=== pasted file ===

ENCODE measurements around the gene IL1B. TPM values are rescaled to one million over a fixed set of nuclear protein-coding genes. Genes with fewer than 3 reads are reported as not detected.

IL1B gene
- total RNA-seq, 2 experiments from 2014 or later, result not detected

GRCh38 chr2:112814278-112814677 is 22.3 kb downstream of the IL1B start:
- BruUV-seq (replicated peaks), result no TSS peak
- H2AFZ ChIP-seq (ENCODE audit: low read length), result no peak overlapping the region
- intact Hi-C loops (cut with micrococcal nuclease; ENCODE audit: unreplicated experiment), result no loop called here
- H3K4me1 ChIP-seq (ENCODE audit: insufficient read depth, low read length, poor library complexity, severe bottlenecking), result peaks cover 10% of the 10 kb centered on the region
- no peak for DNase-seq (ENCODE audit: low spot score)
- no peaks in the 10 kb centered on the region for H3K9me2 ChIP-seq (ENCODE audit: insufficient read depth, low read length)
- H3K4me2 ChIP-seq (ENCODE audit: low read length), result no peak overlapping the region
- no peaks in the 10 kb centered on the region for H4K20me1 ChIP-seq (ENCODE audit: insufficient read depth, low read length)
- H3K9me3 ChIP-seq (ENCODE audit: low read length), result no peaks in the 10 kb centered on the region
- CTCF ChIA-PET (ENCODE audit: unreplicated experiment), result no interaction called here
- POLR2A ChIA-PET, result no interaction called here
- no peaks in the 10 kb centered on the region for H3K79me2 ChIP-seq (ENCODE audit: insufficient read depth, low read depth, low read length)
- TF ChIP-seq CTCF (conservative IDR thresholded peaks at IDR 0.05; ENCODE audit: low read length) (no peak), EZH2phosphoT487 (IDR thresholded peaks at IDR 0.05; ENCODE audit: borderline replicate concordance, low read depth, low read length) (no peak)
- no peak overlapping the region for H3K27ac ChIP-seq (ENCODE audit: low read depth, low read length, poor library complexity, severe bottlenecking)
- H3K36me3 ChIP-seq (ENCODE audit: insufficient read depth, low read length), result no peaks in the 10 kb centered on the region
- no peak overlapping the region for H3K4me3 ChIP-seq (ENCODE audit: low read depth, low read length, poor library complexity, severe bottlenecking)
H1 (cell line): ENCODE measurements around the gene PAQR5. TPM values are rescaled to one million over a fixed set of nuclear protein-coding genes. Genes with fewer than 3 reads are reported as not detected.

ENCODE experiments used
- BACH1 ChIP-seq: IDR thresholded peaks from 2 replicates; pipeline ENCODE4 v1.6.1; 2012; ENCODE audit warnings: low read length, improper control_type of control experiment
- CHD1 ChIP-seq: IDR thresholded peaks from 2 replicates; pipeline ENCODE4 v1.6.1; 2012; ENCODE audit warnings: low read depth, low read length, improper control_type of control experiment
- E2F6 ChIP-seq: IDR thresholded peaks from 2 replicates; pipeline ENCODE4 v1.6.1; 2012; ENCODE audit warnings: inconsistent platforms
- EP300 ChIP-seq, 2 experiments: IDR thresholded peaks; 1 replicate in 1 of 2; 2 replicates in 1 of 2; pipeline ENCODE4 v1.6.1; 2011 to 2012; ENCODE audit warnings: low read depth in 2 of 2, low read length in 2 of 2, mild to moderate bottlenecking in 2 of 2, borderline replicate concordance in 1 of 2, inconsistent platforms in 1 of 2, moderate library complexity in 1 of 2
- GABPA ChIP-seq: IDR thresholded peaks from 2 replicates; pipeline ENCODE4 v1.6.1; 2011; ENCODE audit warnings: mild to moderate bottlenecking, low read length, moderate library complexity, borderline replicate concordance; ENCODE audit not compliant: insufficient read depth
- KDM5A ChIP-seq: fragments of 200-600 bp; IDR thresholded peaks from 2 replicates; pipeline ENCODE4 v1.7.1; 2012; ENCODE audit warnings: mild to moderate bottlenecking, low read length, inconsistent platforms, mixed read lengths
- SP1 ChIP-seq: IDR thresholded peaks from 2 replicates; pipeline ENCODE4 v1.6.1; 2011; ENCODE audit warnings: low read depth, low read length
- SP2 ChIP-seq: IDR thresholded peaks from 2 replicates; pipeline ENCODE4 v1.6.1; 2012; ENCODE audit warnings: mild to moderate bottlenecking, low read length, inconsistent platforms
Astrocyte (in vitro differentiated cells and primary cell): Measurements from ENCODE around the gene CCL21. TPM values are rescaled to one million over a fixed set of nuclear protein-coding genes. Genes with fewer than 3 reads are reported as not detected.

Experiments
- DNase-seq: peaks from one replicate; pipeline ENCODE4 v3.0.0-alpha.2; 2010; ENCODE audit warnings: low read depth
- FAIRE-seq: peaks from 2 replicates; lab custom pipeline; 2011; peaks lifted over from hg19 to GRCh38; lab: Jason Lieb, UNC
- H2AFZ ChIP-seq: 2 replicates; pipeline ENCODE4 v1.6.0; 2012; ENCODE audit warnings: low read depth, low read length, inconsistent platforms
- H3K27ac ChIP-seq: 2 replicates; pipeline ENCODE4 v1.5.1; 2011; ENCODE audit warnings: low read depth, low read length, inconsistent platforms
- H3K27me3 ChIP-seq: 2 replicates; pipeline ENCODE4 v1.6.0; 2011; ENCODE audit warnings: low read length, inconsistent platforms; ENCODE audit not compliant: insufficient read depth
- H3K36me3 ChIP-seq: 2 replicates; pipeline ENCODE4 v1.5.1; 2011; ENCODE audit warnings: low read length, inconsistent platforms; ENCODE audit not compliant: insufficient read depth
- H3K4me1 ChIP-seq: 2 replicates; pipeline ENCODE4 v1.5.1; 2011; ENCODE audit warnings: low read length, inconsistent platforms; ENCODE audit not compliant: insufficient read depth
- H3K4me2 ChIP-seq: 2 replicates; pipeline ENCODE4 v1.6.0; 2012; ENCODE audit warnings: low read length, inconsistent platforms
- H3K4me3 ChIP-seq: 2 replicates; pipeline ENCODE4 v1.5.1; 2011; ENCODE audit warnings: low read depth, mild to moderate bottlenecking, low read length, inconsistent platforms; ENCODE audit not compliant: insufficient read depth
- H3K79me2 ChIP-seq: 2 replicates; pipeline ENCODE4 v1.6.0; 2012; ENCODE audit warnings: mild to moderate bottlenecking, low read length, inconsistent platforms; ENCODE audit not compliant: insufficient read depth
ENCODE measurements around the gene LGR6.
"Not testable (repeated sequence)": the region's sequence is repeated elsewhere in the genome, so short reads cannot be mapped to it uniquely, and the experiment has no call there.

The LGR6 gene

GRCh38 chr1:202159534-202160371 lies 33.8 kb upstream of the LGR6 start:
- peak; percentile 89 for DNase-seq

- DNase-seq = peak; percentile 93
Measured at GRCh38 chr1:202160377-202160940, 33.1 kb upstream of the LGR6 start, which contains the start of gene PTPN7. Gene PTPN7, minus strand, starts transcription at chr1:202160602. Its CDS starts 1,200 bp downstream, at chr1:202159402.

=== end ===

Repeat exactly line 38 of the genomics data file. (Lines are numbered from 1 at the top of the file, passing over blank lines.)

- H3K36me3 ChIP-seq: 2 replicates; pipeline ENCODE4 v1.5.1; 2011; ENCODE audit warnings: low read length, inconsistent platforms; ENCODE audit not compliant: insufficient read depth